Numerical modelling of large scale asteroid impact events: Crater Formation on Continental and Oceanic targets, environmental pertubations and code development II

Asteroid collisions with the Earth have occurred throughout the entire history of our planet and brought catastrophe to the regional geology and global environment. The importance of past impacts on the evolution of Earth and life as it exists today, and the threat of future such events make the reconstruction of the cratering process a crucial endeavour. In particular, evaluating the environmental perturbations assigned to a certain impact event requires accurate determination of the size and velocity of the impactor. Furthermore, despite the fact that the impact of an asteroid on an oceanic target is the most likely case there exists no definitive assessment of the influence of a water layer on the impact process. Specifically, the quantification of related processes like the generation of tsunami waves is so far lacking. It is the aim of this proposal to develop a state-of-the-art, predictive, quantitative model of the cratering process that may be used to understand the geological and environmental devastation for any impact event. The project will focus on utilising numerical modelling in 2D and 3D to clarify the important and unanswered questions (i) how the observed morphology of large impact craters relate to the size and velocity of the impactor and the target stratigraphy and (ii) how oceanic impacts differ from those on the continents. Resolving these two issues will greatly improve estimates of environmental consequences of an impact event including, for the first time, an accurate assessment of the role of tsunami waves.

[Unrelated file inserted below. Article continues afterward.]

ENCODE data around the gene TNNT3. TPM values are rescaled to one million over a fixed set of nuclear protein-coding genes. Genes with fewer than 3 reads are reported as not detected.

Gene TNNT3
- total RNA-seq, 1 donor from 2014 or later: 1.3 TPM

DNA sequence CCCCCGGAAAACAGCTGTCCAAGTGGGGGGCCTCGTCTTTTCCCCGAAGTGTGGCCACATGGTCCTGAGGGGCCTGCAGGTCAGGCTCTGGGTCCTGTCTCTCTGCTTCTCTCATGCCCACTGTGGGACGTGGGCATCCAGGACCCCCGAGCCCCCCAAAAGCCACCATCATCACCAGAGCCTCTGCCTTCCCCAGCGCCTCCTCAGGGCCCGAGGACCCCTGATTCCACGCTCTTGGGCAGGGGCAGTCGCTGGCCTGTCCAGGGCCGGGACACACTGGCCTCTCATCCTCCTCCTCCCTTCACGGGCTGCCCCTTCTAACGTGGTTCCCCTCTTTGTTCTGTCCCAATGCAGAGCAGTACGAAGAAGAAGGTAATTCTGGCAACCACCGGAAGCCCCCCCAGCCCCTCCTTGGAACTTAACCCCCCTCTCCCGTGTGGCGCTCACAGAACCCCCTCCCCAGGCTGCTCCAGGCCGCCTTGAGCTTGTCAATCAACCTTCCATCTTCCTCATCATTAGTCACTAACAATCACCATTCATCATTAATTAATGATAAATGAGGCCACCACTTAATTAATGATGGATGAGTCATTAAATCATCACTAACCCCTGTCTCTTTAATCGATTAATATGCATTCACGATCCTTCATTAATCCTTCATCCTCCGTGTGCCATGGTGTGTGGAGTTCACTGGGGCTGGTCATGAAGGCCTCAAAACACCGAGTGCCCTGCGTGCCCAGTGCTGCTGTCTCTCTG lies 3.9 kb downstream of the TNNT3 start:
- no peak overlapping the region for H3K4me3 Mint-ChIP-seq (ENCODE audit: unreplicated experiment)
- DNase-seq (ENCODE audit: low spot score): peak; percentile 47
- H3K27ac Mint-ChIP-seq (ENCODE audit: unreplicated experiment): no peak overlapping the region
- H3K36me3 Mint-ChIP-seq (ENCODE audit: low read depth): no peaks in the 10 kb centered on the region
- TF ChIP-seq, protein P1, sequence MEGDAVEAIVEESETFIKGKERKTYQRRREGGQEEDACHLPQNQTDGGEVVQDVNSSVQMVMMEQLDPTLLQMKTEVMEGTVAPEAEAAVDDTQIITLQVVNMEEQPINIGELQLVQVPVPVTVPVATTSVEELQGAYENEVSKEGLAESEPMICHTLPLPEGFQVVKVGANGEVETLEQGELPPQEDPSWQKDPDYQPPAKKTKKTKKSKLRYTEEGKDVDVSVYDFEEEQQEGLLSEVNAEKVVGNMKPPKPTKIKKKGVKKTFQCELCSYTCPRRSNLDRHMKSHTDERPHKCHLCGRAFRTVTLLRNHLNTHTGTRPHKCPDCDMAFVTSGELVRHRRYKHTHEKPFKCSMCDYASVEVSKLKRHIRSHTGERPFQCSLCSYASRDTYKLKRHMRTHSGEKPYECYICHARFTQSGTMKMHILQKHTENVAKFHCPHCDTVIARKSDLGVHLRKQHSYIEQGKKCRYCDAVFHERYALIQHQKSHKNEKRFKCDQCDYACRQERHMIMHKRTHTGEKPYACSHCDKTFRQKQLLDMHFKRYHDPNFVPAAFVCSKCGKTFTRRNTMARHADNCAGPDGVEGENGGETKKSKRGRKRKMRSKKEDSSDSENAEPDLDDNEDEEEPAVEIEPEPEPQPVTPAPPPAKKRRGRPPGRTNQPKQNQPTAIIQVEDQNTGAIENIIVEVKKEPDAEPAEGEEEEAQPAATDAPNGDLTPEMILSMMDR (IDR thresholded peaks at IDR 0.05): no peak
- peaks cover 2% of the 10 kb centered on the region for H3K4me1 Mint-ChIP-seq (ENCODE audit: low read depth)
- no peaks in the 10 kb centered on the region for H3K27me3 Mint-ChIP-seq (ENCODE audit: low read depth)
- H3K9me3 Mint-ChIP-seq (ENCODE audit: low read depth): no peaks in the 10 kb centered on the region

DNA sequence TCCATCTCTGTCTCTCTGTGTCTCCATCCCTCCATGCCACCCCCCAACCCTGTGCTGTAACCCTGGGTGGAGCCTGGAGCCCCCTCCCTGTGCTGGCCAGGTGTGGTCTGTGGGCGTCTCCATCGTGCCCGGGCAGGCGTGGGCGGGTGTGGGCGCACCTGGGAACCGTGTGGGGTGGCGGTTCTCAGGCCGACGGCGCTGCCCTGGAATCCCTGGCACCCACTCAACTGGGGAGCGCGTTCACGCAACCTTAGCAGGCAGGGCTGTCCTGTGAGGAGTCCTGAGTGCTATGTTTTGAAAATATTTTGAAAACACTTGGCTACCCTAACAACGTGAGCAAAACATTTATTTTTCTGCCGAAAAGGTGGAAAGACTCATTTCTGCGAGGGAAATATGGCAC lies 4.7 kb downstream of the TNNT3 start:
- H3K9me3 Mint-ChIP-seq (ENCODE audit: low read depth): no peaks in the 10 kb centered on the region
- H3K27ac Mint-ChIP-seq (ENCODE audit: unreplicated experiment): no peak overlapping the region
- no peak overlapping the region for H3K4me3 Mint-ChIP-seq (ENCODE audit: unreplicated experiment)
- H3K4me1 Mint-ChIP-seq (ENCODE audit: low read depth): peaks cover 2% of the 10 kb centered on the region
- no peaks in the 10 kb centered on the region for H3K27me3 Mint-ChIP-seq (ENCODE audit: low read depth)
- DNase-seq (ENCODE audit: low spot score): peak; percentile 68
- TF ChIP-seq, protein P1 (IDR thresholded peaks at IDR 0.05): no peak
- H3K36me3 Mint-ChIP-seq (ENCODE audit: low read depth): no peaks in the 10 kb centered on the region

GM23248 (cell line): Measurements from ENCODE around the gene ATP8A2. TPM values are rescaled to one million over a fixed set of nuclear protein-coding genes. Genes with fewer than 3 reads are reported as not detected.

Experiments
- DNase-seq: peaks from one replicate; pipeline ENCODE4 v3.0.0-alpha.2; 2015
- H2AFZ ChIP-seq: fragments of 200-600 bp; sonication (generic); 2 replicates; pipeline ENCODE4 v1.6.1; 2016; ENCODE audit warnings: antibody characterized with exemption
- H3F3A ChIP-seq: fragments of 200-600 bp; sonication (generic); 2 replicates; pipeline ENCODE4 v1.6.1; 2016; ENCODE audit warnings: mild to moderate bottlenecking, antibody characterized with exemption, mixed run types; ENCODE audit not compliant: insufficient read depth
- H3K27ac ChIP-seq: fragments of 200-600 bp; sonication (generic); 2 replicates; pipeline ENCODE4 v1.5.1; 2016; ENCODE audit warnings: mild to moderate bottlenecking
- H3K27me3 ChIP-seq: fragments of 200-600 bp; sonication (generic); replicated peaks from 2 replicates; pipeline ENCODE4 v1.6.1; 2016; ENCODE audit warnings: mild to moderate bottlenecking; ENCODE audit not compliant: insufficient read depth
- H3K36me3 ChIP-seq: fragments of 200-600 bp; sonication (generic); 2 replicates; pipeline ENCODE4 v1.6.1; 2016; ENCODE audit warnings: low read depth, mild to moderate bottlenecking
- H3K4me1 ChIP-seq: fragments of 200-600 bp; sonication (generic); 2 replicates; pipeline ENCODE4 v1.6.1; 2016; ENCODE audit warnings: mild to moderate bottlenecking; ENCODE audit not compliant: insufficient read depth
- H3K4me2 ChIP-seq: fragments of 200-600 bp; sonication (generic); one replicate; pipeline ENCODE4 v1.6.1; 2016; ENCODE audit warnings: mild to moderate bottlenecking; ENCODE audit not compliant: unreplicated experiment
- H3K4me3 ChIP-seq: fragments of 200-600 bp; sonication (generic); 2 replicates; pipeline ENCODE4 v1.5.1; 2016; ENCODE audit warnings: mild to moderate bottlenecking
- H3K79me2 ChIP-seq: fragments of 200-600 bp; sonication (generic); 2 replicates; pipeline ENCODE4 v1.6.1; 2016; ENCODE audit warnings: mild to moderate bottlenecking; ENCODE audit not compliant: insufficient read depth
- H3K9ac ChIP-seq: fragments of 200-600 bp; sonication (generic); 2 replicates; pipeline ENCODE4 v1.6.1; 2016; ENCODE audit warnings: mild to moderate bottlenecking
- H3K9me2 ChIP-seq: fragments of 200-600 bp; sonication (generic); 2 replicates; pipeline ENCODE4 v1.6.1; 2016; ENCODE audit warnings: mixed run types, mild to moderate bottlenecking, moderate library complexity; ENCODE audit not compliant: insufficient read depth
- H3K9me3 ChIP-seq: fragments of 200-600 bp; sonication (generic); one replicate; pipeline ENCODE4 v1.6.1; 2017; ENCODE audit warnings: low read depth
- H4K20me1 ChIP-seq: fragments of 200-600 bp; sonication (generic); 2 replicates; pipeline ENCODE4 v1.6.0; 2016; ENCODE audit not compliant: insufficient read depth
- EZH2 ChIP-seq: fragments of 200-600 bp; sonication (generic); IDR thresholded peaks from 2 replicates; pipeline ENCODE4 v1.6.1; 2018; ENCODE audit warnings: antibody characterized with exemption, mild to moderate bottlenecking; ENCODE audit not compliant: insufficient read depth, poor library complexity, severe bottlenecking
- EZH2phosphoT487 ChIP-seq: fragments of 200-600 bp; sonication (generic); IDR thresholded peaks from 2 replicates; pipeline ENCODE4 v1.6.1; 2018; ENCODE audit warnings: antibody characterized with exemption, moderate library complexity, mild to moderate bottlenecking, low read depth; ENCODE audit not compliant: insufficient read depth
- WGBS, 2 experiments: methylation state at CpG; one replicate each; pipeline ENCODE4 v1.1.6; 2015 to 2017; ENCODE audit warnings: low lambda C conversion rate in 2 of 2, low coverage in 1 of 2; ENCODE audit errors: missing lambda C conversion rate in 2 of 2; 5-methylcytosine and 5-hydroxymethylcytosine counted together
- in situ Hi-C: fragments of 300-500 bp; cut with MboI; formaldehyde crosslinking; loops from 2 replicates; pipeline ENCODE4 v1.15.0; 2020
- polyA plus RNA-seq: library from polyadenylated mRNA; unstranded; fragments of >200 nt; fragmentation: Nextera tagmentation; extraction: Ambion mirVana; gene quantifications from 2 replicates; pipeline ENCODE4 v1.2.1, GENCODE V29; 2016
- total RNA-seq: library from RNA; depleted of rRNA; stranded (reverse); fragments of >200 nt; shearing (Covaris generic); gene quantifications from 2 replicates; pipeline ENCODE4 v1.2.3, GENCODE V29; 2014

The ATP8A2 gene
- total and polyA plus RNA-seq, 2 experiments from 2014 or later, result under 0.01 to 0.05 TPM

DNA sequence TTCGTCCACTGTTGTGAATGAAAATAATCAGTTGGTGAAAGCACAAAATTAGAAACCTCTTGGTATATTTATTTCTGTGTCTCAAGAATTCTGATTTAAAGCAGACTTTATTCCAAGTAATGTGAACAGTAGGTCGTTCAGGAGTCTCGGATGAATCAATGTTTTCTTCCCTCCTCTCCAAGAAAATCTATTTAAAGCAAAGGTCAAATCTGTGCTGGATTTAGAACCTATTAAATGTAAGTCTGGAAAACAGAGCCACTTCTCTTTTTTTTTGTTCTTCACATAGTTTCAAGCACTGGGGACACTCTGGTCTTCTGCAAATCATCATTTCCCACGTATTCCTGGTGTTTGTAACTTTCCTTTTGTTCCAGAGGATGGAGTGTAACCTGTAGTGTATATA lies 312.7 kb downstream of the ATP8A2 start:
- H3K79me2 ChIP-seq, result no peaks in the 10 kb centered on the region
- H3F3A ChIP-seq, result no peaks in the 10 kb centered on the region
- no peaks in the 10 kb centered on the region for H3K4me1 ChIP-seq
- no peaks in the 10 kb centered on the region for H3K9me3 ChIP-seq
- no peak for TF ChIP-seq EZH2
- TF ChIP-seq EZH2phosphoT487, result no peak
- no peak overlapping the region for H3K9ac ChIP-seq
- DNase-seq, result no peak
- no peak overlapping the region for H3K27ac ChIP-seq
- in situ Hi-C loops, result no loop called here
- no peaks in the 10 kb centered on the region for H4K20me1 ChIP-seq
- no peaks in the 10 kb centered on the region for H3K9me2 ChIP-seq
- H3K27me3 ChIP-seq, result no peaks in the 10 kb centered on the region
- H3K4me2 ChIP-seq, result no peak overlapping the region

Principal Investigators
Wünnemann, Kai Dr. (Details) (Outside Custodies)

Duration of Project
Start date: 10/2007
End date: 12/2009

Last updated on 2020-09-03 at 17:06